(Course Summary)

Humanizing Your Online Course: Creating Learning Communities Online

Category: Teaching Engagement Department: Academic Affairs - Teaching Engagement Program
Description:

In this session we will explore the notions of "social presence" and "teaching presence" within an online course environment.   As with face-to-face classes, a strong sense of community in online environments boosts student motivation and encourages intellectual growth and risk taking. But how do we work with the physical distance to help students connect with one another and with us as instructors?  We will invite you to imagine ways to establish your own teaching presence to infuse your course with inviting, multi-sensory content; and consider different ways to build a learning community and maximize a sense of human connection. 

$ Session Dates Length Instructor Location Seats Free  
May 3, 2017 1 hr and 30 mins Robert Voelker-Morris PLC 72 6 open Registration
(Course Summary)

Introduction to Instructional Design: Mapping an Online Course

Category: Teaching Engagement Department: Academic Affairs - Teaching Engagement Program
Description:

The instructional design team at the UO Libraries Center for Media and Educational Technologies introduce the basics of “modular” online course design. They will demonstrate how to use Canvas modules in a way that’s consistent with instructors’ goals for student learning. This includes how to develop content and activities and how to assess the learning that takes place in the modules. The session also will discuss making module architecture organized and consistent, allowing students to easily find assignments, presentations, activities, due dates, etc. Be sure to bring your laptops (and laptops will be available in the room) for this hands-on session. Also bring your course syllabus and objectives, if you have them.

 

$ Session Dates Length Instructor Location Seats Free  
May 10, 2017 2 hrs CMET Staff Knight Library 41 28 open Registration
(Course Summary)

Metacognition

Category: Teaching Engagement Department: Academic Affairs - Teaching Engagement Program
Description:

Metacognition, simply, is “thinking about one’s own thinking” (Cooper & Sandi-Urena 2009). Research shows that students who engage in metacognitive exercises perform better on exams, written assignments, and class discussions. Most importantly, thinking metacognitively is important for students to gain independence and agency as thinkers. How then can we foster students’ ability to be metacognitive and to reflect on how and why they learn? After participating in this workshop, you will be able to design activities and assignments that enhance students’ metacognitive skills and integrate these activities into your courses.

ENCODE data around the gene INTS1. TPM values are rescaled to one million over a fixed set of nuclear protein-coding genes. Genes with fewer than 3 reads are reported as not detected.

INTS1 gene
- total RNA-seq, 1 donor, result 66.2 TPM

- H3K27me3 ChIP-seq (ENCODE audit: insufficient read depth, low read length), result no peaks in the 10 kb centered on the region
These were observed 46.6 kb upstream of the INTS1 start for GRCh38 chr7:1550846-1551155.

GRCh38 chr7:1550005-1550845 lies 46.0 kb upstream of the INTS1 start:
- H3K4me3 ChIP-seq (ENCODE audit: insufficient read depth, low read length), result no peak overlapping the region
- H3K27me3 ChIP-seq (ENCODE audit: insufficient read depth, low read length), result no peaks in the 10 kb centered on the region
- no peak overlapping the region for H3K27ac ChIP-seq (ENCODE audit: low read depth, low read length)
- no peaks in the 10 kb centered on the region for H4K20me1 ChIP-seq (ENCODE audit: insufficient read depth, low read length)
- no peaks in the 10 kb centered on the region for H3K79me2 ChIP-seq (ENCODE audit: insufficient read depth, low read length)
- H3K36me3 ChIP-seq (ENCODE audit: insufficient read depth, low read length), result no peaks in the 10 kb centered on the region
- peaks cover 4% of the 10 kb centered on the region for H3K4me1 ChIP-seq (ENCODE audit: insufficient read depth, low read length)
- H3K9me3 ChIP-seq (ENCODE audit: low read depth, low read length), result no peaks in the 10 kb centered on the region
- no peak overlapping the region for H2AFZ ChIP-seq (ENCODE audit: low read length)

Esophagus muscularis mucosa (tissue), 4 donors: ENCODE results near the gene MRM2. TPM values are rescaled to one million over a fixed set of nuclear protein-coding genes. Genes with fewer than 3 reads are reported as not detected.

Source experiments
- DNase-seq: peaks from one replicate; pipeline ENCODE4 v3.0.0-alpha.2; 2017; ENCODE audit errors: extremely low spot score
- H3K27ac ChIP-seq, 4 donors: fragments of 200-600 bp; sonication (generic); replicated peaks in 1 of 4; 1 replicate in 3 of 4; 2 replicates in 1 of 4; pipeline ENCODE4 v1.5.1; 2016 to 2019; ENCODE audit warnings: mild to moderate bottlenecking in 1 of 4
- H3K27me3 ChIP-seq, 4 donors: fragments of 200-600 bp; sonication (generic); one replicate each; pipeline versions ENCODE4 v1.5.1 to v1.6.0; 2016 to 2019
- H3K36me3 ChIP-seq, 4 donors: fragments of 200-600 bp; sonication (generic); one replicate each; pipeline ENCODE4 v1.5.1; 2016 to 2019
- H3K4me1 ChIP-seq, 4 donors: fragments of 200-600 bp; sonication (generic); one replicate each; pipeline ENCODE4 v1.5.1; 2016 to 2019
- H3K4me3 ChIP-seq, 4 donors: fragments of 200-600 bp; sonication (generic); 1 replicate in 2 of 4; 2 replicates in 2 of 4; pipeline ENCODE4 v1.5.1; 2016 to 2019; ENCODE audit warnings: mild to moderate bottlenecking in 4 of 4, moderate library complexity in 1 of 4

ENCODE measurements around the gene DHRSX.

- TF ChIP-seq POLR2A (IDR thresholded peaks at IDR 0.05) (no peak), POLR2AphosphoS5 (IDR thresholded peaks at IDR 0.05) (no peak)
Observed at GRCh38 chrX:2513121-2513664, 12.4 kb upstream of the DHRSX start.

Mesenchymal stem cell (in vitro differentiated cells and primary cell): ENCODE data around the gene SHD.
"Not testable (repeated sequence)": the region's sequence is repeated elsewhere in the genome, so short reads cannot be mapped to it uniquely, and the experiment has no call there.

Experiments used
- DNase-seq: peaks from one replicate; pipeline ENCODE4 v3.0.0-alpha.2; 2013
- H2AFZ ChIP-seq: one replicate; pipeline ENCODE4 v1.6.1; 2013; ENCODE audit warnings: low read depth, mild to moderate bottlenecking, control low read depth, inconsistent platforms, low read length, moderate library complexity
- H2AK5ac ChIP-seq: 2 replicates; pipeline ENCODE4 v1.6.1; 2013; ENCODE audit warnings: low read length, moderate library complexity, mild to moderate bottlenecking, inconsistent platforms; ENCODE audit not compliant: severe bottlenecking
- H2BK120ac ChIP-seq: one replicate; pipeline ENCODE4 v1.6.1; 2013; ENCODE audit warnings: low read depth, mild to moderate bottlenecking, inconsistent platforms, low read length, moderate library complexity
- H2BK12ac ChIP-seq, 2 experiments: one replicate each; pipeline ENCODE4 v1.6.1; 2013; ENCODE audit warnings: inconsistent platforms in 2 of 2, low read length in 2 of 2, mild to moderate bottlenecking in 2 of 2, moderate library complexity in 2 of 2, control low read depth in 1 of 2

$ Session Dates Length Instructor Location Seats Free  
May 5, 2017 1 hr and 30 mins Shane Hall PLC 72 8 open Registration
(Course Summary)

Teaching and Professional Development for Career NTTF

Category: Teaching Engagement Department: Academic Affairs - Teaching Engagement Program
Description:

This workshop will feature a discussion about developing and maintaining a fulfilling and engaging career as NTTF instructional faculty at the University of Oregon.  Join our distinguished panel of career NTTF instructors as they share what has fed their soul and helped them develop themselves as professionals.  Facilitated by Lee Rumbarger, Teaching Engagement Program; Panelists include: Sierra Dawson (CAS - Human Physiology), Galen Martin (CAS - International Studies), Deb Bauer (LCB) and Julie Voelker-Morris (AAA).

Hosted by United Academics and the Office of the Provost and Academic Affairs.

 

$ Session Dates Length Instructor Location Seats Free  
May 17, 2017 2 hrs Various EMU - 023, Lease Crutcher Lewis Room 38 open Registration
(Course Summary)

Writing a Statement of Teaching Philosophy

Category: Teaching Engagement Department: Academic Affairs - Teaching Engagement Program
Description:

A statement of teaching philosophy is a short narrative about your teaching that explains the principles and theories behind it. Teaching statements are often an essential element of job applications for academic positions and for promotion and tenure review. This workshop will review formats and best practices for writing a statement of teaching philosophy. You also will begin the writing process and leave with a draft outline of a teaching statement. Graduate students, newly hired faculty, and adjunct instructors who plan to apply for academic positions may particularly benefit from this workshop.

$ Session Dates Length Instructor Location Seats Free  
May 11, 2017 1 hr and 30 mins Jason Schreiner PLC 72 2 open Registration